Transcript: 5AA Adelaide, Interview with Leon Byner

14 March 2017

The Hon Alan Tudge MP

Minister for Human Services
Topics: 
Cashless Debit Card, Centrelink Debt and Compliance System
E&OE

LEON BYNER:    
Now, we offer payments for - for example unemployment - to bridge people between one job and another.

Sometimes the distance between those two is a very long one. But, it's been noted that many people, not all, but many, misuse the money to buy fags, or drugs or alcohol and don't buy the proper things that they should.

So a test was done in Ceduna, with a cashless welfare card, where people could use it only to buy the things that basically a decent person would buy. So there's no question it's a bit of social engineering.

Let's ask the Minister for Human Services, Alan Tudge. Alan, how well did that go? And good morning.

ALAN TUDGE:   
Good morning Leon. Well the trial has come to an end and we've had an evaluation done independently.

And what it has found is that it was effective in reducing the alcohol consumption, illegal drug use and reducing gambling. And so we're pleased with those results.

It's not perfect but it has had the impact which we wanted to and that is to reduce some of the devastating harm which is particularly caused by alcohol consumption.

LEON BYNER:    
So you're going to extend this, where?

ALAN TUDGE:   
We're announcing today that we're extending these trials onwards for the foreseeable future both here and in the East Kimberley where the trials have been occurring.

Now, what that means, it starts to become a more regular mechanism for the distribution of welfare, but of course we'll still have six monthly reviews and we'll still be going back to the Parliament for six monthly authorisations for it to continue.

LEON BYNER:    
So where in South Australia will this test come next?

ALAN TUDGE:   
So at this stage we're just continuing it on in the Ceduna region, where we've got the results. There are other regions, in South Australia, who have approached me and would like the card and the associated services introduced in their area but we haven't made any decisions in relation to those regions.

LEON BYNER:    
Now, it has been put out by some that this concept of yours is really nothing but a gift or payback to companies that would benefit from this work to produce these cards and so on and database for giving money to LNP - The Liberal National Party. What do you say to that?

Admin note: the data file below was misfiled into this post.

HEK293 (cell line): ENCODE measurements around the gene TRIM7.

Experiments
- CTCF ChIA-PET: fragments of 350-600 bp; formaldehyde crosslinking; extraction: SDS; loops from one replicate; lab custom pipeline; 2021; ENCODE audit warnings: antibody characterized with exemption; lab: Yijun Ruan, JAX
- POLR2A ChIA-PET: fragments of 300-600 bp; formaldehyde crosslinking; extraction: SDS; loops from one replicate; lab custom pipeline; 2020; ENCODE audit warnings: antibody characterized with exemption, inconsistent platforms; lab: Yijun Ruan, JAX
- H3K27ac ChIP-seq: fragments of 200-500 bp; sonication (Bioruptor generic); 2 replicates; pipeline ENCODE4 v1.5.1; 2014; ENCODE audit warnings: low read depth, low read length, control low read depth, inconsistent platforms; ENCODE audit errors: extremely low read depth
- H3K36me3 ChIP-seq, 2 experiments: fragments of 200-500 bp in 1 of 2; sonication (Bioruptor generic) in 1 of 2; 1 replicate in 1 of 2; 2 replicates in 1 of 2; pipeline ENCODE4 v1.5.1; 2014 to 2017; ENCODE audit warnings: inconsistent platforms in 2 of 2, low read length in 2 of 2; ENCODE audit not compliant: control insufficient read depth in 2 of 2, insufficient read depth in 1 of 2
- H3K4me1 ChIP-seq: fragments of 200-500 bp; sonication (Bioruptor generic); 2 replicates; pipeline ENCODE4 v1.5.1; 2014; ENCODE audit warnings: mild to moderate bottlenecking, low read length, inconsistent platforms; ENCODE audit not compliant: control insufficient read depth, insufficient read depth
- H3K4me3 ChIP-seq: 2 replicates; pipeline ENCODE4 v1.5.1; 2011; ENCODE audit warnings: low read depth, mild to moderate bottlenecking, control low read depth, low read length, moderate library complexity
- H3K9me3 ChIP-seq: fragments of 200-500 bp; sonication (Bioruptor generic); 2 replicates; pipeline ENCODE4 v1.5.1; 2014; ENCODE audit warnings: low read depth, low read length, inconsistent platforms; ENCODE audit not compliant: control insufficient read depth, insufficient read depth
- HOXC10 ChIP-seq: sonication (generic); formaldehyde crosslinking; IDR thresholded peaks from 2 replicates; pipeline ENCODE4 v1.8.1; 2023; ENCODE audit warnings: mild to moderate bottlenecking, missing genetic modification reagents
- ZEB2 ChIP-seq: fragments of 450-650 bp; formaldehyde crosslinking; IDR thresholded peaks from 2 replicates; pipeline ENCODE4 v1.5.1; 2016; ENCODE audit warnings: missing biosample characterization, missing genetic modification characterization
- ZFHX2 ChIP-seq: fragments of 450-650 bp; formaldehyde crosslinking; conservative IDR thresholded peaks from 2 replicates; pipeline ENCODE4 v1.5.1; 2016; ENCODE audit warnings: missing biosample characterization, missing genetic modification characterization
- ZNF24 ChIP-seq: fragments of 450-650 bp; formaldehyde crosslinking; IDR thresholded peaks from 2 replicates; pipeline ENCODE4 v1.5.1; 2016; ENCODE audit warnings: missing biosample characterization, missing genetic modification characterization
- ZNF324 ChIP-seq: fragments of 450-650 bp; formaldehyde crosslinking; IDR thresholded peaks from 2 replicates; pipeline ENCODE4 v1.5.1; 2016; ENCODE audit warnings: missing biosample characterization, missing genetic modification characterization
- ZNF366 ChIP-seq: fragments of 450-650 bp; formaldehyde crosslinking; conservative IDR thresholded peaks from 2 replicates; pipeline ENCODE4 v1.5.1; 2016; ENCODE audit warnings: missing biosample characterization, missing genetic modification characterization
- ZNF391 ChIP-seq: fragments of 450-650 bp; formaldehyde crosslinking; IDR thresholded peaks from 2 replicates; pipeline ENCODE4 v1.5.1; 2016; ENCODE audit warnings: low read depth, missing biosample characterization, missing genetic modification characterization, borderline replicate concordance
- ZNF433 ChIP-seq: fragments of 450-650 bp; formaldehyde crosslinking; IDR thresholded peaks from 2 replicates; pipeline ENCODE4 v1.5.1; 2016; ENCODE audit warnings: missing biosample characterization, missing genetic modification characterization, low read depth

ALAN TUDGE:   
Well that is absolute nonsense. This card is operated by a small financial services company called Indue, which to my knowledge - I don't even know what their donation record has been, if any, to the LNP.

But they were chosen by my Department at arm's length from me, to provide the card. A small financial services provider in Australia.

How the card works by the way, Leon, just so that your listeners know, is that it is basically a Visa debit card.

It works anywhere, you can purchase whatever you like, but it simply doesn't work at the bottle shops and it doesn't work at the gambling houses and you can't take cash from it, which means of course you can't purchase illicit drugs.

Now we've particularly applied it in the Ceduna region, because (a) the community leaders wanted it to come in and (b) we know the devastation which those substances cause in those regions.

It's not just devastation to the individuals concerned but devastation to others as well. Because when people drink copious amounts of alcohol then they start to cause harm to others, and that's the issue which we're really trying to address.

LEON BYNER:    
Alright, so this is going to be wound in to other communities in SA. Any metropolitan?

ALAN TUDGE:   
Leon, we just haven't made the decisions yet, in terms of what we'll do next. So, we've always said that we will trial it first, assess what the trial conclusions are before we make conclusions about where else we might take it.

So, I don't want to pre-empt any decision which we may or may not make. We just haven't made the decisions. But I just note that there are other regions who have looked at these trials in South Australia and in WA, and know that they've got similar types of issues and would like it to be rolled out further.

LEON BYNER:    
I need to ask you a couple of things. Is there an active discussion within Human Services about drug testing people who are getting some kinds of welfare benefits for illicit drugs?

ALAN TUDGE:   
Leon, this comes up from time to time. And we do know that many people on unemployment benefits are using Ice. The national inquiry in to Ice revealed that evidence, and clearly welfare payments are not for that purpose.

Welfare payments are there to get you through hard times, to pay for your housing, for your food, your clothes and the other essentials in life. We are concerned that people are abusing their welfare payments – that they are using it for things which it was never intended.